1985 - Gretzky, Kurri, Hawerchuk, Dionne, Coffey, Bossy, Ogrodnick, Savard, Federko, Sutter

This is Marcel Dionne's best seasons and the depth of the competition he faced. Obviously like other years some of the stars didn't crack the top 10 so there were still the likes of Sittler, Perreault, Trottier, etc. right in the mix or on the outside. Most of them were Canadian, but is that even important? Who at that time outside of the NHL is a player that would have unseated Dionne? Makarov? Maybe. Possibly Krutov and we really don't know how Larionov would have fared this decade. That talent he was facing was still pretty darn good and he stuck around in the thick of things for over a decade including some other years prior to 1975. We could do a list for Selanne and it would be more or less the same with less Canadians at the top and an influx of Europeans and the odd year from Mike Modano. It really doesn't make a difference. It was hard to stand out at any time when you look at those names, it certainly isn't something we should discredit him with.

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We seem to disagree a lot and that's fine. I think it's about even and only voted for Selanne based on him still being a very good player post-lockout, and Dionne's woeful playoff record. Mainly I voted for him to even up the poll a bit, since I didn't allow an "even" option. I don't expect you to change your mind and side with Selanne, but thought you weren't really being fair in portraying it as a clear, large edge for Dionne. If you prefer Dionne and now admit that it's close, then I'm satisfied with that.
The polls right now are 41-28. It is a respectable finish by Selanne and about where I figure it would be on a board like ours. I'd wonder if it was a 60-10 finish for Dionne. It isn't the worst thing in the world for someone to put Selanne ahead of Dionne, I just don't think there is a great case for it.

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12-30-2012, 10:43 PM
  #88
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Quote:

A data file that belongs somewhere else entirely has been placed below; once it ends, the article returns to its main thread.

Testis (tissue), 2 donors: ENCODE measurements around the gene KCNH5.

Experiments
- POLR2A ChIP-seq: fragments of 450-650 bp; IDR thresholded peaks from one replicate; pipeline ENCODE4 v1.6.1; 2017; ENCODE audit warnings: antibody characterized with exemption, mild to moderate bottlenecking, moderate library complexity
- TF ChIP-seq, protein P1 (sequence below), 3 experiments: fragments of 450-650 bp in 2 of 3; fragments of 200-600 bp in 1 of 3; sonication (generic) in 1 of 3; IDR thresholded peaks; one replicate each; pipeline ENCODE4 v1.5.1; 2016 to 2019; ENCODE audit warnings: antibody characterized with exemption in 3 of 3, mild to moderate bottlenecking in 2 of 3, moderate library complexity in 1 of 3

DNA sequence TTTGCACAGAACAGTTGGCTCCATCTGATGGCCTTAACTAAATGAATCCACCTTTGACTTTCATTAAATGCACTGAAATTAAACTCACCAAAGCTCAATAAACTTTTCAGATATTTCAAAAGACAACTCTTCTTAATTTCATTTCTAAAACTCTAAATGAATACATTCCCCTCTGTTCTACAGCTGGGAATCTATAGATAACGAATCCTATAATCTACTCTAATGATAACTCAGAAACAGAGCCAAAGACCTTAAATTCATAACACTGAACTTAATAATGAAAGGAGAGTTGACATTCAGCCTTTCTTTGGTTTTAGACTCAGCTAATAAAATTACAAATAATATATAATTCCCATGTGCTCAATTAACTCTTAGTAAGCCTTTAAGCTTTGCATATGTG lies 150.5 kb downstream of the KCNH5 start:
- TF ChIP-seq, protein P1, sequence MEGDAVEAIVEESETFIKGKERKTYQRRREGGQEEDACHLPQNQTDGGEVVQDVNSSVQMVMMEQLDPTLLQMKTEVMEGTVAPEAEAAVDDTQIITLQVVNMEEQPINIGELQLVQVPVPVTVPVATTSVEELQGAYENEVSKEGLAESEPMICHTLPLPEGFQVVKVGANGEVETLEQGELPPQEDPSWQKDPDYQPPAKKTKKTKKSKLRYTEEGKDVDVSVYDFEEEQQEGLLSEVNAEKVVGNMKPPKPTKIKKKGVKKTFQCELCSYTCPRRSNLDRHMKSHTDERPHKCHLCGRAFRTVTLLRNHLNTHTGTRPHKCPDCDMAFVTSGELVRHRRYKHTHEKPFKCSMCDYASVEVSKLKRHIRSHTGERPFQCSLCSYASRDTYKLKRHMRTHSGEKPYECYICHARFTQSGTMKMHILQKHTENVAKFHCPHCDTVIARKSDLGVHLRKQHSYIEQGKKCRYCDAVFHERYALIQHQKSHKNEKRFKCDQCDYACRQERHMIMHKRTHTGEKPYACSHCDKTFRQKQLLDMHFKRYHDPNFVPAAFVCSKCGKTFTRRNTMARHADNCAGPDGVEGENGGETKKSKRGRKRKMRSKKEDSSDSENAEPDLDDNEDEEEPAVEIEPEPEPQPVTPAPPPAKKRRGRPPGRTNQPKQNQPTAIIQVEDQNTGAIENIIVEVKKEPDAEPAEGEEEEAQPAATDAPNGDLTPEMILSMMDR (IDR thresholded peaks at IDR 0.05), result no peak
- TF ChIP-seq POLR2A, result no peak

Originally Posted by Big Phil View Post
I think even if we give him the benefit of the doubt that he was finding his way on some bad teams and probably was going to be a late bloomer anyway the truth is during his first full season with Dionne on the Triple Crown line he was a guy who flirted with 50-in-50 in back to back years. There was no evidence of a career curve going in that direction otherwise. Same thing with Danny Grant. The difference is Grant was well established but he had by far his best season in 1974-'75 with Dionne scoring 50 goals.
Dionne elevated Simmer, just like Selanne elevated Kariya:

Kariya
before Selanne arrived('95, first 2/3 of '96): 103 points in 100 games
after Selanne arrived (last 1/3 '96, '97, '98): 174 points in 120 games

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Originally Posted by Big Phil View Post
1975 top 10: Orr, Esposito, Dionne
1977 - Lafleur, Dionne, Shutt
1979 - Trottier, Dionne, Lafleur
1980 - Dionne, Gretzky, Lafleur
1981 - Gretzky, Dionne, Bossy
1982 - Gretzky, Bossy, Maruk, Trottier, Savard, Dionne,
1983 - Gretzky, Savard, Bossy, Dionne
1985 - Gretzky, Hawerchuk, Dionne

It was hard to stand out at any time when you look at those names, it certainly isn't something we should discredit him with.
In the above quote, I reduced it to Canadian players. I'm not trying to discredit Dionne, but rather give Selanne proper credit for playing during an era with substantially more competition. The problem is that our perceptions of both the Canadian & non-Canadian players during Selanne's era are colored by the fact that they competed against each other, which damages our perceptions of both groups. Selanne vs. Canadian players:

1993 Lemieux Oates Yzerman Selanne
1996 Lemieux Sakic Francis Lindros Selanne
1997 Lemeiux Selanne Kariya Gretzky
1998 Gretzky Francis Selanne
1999 Selanne Kariya Sakic Lindros
2000 Recchi Kariya Selanne
2011 St. Louis Perry Stamkos Iginla Selanne

Dionne won once, and was deprived of wins by Gretzy, Orr/Espo, Lafleur and Trottier. Selanne beat all Canadians once, and was deprived of wins by Lemieux and an older Gretzky (Francis isn't finishing ahead w/o Jagr). Dionne had some other seasons where he was behind more than one player: Gretzky, Bossy, Savard, Trottier, Hawerchuk, etc. Selanne had some other seasons where he was behind more than one player: Lemieux, Sakic, Lindros, Oates, Yzerman, Kariya, Recchi, etc. Recchi may seem a bit out of place, but not as much as players like Maruk and Perry. Among Canadians only, Recchi won in 2000, was third in '94, and was 4th to Gretzky and Hull & Oates in '91, and 7th in '98, which would be quite a respectable record. Again, I see more similarity than difference when comparing the two. It doesn't matter which non-Canadians were at/near Dionne's level in his own era, but the many who were at/near the level of Dionne or Selanne in Selanne's era, since that affected Selanne's finishes and therefore our perception of him.

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12-31-2012, 04:54 PM
  #89
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Originally Posted by Czech Your Math View Post
Dionne elevated Simmer, just like Selanne elevated Kariya:

Kariya
before Selanne arrived('95, first 2/3 of '96): 103 points in 100 games
after Selanne arrived (last 1/3 '96, '97, '98): 174 points in 120 games